The local laws do not apply to non-addicted peddlers, who are thus in an advantageous position compared to the user. Moreover the peddler, generally represented by competent counsel, finds that illegal police practices often bring him acquittal and that he enjoys the full benefit of the presumption of innocence. To the addict, on the other hand, the presumption of innocence and other provisions of the Constitution are meaningless. For him the police state is already in being.

At the Chicago hearings of the Daniel subcommittee, it was testified that most of the drug users brought into the Chicago Narcotics Court were discharged as illegally arrested. Gutknecht commented:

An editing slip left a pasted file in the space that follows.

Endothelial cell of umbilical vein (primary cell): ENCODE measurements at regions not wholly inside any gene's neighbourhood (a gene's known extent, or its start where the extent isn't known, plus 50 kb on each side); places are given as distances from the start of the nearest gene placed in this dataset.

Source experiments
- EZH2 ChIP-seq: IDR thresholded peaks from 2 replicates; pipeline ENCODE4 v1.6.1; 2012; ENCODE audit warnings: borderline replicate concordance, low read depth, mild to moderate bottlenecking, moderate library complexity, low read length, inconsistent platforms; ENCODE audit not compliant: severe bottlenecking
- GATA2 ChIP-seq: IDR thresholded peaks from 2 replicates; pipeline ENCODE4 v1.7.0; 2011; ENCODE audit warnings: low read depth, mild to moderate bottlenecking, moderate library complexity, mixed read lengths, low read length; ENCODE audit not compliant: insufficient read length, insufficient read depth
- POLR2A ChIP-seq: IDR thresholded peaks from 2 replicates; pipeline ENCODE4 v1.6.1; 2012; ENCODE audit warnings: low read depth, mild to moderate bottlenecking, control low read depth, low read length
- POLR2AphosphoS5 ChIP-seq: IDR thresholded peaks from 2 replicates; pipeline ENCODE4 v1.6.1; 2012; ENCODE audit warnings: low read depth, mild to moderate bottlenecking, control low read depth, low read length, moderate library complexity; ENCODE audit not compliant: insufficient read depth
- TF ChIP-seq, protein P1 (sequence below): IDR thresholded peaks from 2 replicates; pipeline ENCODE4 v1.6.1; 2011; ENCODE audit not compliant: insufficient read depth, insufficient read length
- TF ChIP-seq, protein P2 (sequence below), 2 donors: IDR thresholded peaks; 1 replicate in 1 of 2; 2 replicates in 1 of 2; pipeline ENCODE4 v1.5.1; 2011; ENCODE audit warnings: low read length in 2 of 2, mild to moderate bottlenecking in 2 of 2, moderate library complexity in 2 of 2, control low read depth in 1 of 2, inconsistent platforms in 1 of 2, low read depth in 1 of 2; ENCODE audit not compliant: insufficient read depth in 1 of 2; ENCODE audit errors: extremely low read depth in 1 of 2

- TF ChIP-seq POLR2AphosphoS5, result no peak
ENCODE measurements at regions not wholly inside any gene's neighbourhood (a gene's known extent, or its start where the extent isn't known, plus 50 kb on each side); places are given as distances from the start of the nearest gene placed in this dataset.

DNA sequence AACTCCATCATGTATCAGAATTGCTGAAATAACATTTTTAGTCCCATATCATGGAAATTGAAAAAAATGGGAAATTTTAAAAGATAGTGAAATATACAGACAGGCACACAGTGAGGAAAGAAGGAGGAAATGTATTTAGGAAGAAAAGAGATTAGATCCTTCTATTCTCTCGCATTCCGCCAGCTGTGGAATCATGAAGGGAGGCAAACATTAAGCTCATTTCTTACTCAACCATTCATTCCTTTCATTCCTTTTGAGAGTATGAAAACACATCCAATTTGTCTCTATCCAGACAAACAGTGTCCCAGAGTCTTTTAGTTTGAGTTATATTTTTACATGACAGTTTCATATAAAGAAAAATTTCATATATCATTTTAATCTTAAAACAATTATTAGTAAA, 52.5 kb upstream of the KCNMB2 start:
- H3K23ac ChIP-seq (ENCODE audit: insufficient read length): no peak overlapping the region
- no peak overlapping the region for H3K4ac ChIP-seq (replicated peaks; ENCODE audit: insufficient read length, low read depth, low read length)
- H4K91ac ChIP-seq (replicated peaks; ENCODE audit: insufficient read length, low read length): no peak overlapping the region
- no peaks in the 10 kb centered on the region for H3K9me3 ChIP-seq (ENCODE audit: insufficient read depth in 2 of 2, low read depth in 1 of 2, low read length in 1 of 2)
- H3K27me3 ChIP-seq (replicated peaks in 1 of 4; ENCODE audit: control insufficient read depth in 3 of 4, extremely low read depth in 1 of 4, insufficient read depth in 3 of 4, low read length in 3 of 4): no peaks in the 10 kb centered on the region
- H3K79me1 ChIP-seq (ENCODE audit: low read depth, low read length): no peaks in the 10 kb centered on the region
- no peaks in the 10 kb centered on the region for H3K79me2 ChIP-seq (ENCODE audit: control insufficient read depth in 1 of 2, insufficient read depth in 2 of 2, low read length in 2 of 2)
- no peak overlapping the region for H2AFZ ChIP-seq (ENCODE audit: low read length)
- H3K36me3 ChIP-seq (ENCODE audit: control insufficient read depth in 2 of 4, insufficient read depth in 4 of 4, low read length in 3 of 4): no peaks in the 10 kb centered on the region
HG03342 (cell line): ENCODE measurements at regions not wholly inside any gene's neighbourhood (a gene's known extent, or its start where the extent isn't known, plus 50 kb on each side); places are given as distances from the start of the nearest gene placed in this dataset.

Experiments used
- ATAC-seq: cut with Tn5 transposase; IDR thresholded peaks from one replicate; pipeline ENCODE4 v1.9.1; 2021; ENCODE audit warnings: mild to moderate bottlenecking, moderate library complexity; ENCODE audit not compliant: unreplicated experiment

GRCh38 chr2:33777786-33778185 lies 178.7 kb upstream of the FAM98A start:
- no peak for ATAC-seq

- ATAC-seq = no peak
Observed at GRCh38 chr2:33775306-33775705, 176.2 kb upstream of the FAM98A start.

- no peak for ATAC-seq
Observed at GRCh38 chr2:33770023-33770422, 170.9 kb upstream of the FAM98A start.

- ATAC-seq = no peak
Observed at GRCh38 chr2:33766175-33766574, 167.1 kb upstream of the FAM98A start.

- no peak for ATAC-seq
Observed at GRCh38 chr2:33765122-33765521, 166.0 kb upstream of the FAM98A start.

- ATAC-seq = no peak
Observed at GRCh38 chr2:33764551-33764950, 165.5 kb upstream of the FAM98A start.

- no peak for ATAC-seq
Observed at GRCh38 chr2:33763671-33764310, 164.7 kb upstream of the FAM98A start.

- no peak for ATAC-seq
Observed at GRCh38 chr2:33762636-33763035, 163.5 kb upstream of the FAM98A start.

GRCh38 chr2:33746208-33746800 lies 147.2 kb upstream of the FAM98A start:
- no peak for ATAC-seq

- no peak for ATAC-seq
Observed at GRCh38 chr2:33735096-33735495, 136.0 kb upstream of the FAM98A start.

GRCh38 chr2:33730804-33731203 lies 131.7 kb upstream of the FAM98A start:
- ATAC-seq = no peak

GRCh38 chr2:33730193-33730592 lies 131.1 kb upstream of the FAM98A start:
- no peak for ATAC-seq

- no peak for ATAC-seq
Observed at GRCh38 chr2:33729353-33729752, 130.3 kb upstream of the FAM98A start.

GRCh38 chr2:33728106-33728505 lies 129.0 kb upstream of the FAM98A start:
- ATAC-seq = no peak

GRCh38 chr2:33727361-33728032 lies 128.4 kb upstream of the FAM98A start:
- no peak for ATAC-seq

In view of my background as a law professor, I am very jealous of civil rights, civil rights of indlvlduals. One of the things I determined when I got in there was that I was going to be particularIy careful about that. I must say this to you, that where narcotic addicts are concerned, I haven’t had many complaints, though I do know the police are a little prone to pick up these men. They [the police] have protection of an ordinance, and i must say the problem is so serious that even if we must admit some of their civil rights are being violated, you have to go along with a certain amount of that fringe violation, if you know what I mean. The reaction of the members of the subcommittee was to complain that not enough of those illegally arrested were jailed and that, for those sent to prison, sentences were too short.